The Perils of Self Diagnosis


The internet has impacted virtually every aspect of our lives. It has also revolutionized the way we obtain information. Everything is readily available at your fingertips. One no longer has to visit a local library or refer to an encyclopedia. Strangely, the Internet has also changed how we deal with illness and well-being. An increasing number of individuals are looking up their symptoms online and making rare and absurd diagnoses!

Cyberchondria refers to the tendency to self-diagnose health problems online that lead to anxiety and panic. Cyberchondria is a significant cause of concern among healthcare practitioners. Often, patients will present doctors with a pile of printouts with pictures and symptoms of potential diagnoses. This may also distract a doctor and take attention away from the actual disease. There is a lot of erroneous information on websites and people “researching” things can often draw wrong conclusions. A Google search for “headache” might turn up a diagnosis of brain cancer while “fever” might yield a diagnosis of HIV/AIDS! Self-diagnosis tends to undermine the doctor-patient relationship. A doctor may perceive that the patient does not trust his judgement and expertise. This may create a hostile environment which may ultimately be detrimental to the overall well-being of the patient. Some doctors might view such patients as a ‘nuisance’ and may not fully address the patient’s concerns.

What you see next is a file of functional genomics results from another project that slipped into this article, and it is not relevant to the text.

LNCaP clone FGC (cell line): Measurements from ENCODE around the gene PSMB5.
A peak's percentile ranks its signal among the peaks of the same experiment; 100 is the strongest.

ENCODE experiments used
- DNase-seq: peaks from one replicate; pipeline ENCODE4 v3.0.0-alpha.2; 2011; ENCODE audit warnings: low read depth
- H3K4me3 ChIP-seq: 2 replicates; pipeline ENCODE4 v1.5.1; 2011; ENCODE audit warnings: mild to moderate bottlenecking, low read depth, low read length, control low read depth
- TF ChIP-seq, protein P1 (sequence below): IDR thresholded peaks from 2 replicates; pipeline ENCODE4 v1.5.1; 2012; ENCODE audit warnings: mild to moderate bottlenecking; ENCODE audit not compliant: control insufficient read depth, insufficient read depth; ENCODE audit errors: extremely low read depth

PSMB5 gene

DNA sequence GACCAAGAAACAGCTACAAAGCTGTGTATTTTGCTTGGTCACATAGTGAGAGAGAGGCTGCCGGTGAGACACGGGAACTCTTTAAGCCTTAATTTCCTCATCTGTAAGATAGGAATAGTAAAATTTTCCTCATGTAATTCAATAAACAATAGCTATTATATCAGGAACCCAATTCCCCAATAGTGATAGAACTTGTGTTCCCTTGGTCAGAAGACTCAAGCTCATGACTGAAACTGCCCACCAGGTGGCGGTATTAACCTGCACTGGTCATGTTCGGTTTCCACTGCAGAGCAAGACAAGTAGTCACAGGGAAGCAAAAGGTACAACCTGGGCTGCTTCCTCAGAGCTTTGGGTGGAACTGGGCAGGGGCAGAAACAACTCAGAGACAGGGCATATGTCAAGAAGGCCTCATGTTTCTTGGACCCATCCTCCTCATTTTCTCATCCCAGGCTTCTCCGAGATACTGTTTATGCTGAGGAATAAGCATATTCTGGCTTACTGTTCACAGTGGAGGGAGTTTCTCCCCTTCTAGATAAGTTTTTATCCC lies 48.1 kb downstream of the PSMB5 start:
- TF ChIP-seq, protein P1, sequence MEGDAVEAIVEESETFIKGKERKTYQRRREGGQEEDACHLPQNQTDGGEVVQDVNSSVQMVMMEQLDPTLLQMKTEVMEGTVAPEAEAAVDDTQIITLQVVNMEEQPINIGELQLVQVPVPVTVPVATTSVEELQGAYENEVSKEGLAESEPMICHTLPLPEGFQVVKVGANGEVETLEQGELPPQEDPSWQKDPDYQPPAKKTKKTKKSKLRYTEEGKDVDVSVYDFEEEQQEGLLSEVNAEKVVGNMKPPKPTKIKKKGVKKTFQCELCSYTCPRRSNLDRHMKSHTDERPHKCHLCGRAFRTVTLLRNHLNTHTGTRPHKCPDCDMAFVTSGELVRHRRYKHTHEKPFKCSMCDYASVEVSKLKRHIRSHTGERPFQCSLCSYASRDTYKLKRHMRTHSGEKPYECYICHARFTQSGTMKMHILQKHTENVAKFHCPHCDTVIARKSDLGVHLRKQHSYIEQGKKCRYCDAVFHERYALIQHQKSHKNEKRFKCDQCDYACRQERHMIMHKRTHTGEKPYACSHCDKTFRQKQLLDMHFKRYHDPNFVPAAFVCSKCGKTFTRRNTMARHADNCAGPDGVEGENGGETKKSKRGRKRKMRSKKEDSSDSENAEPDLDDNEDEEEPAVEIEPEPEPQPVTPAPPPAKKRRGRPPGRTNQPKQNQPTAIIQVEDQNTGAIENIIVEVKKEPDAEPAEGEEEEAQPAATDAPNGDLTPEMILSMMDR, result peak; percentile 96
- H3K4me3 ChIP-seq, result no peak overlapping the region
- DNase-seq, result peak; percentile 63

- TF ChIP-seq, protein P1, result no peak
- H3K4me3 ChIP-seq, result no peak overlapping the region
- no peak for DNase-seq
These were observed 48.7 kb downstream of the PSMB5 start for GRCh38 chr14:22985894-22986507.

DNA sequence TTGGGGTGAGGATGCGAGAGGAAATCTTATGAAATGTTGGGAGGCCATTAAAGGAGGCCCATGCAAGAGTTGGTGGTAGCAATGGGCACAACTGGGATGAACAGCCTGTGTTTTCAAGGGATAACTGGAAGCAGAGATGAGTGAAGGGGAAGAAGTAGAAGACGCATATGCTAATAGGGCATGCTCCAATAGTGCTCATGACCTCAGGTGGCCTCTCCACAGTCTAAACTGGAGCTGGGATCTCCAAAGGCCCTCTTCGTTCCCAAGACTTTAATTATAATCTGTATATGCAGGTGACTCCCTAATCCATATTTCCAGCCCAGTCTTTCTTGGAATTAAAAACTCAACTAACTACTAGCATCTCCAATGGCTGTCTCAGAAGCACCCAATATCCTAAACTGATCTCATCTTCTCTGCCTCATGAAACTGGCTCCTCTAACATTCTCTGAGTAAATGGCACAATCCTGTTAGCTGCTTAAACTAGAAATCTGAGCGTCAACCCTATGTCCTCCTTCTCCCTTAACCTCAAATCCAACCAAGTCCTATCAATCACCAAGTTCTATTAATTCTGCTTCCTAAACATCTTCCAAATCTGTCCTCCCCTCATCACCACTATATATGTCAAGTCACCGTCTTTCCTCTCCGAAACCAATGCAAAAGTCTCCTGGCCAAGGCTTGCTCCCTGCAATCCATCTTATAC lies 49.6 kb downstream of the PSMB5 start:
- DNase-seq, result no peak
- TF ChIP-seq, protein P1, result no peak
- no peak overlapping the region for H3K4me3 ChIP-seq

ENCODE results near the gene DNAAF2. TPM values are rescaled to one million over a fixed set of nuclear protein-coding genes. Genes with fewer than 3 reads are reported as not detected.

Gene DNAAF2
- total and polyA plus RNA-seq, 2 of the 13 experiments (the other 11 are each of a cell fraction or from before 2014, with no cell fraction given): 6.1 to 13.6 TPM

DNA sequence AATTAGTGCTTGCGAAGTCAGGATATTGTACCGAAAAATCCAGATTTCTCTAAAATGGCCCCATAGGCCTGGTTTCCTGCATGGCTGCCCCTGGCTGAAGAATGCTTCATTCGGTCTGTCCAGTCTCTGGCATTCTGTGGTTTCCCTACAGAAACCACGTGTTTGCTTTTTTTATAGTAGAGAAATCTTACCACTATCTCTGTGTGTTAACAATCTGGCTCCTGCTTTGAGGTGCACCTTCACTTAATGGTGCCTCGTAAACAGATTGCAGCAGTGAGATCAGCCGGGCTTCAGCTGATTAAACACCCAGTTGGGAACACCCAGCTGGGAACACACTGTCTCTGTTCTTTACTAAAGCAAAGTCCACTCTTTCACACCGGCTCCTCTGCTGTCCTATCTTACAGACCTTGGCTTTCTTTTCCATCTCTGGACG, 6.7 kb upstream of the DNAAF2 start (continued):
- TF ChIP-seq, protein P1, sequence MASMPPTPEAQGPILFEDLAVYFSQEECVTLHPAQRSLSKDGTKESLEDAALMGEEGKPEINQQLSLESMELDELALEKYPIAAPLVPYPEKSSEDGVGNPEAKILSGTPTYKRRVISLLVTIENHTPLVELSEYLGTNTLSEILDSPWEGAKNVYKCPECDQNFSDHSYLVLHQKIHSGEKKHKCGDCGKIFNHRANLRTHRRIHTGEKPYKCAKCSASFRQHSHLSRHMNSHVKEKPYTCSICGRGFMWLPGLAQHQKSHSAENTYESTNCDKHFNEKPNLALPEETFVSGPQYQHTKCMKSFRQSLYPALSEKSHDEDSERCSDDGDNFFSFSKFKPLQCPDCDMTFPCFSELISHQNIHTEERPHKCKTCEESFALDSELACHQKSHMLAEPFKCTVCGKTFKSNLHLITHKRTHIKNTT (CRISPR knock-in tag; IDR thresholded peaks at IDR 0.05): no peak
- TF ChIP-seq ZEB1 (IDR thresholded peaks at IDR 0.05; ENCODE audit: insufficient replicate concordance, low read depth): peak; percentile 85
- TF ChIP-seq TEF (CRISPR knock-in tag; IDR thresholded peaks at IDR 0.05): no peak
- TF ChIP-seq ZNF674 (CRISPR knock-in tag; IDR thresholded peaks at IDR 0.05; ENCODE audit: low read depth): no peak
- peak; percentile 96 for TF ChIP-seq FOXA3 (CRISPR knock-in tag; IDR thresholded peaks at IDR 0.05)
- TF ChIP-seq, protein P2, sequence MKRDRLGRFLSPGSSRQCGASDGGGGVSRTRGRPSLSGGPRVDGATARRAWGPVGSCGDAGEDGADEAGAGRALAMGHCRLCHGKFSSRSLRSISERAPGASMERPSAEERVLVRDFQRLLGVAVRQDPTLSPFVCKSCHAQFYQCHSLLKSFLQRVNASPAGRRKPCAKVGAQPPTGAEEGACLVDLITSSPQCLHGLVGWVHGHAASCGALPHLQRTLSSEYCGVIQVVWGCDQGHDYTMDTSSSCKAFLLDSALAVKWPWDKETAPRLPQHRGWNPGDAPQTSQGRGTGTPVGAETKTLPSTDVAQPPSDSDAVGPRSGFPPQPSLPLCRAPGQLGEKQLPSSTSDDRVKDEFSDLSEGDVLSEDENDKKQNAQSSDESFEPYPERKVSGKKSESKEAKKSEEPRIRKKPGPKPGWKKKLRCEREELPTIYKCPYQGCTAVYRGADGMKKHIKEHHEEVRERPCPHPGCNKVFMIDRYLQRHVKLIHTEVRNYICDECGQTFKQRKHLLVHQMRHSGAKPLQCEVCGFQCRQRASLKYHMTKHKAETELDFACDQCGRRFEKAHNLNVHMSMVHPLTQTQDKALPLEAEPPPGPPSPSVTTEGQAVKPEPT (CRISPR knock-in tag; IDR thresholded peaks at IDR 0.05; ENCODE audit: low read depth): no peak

Self-diagnosis also causes a lot of unnecessary anxiety. Patients may overlook serious symptoms and give more importance to trivial ones. On the other hand, a simple condition may be blown out of proportion. Patients may think their condition is more severe than it actually is. Taking medicines without consulting a doctor may lead to dangerous side effects. Patients are often in a state of denial about their symptoms and avoid seeing a doctor because of inaccurate information obtained from the internet.

Most health related websites on the internet provide inaccurate and misleading information. Patients must only refer to websites that are managed by reputed organisations like the World Health Organisation or Center for Disease Control. Google India has teamed up with Apollo Hospitals to provide accurate and verified information for health related google searches where in patients are constantly urged to seek the advice of a qualified healthcare professional. Several websites by organisations like NIH, Mayo Clinic, etc. have been written for a non-technical audience. Patients can refer to these verified websites to obtain more information about their condition. Information from Forums, Wikipedia and other channels on the internet may be inaccurate and should be avoided at all costs. Nothing can replace consulting a healthcare professional.



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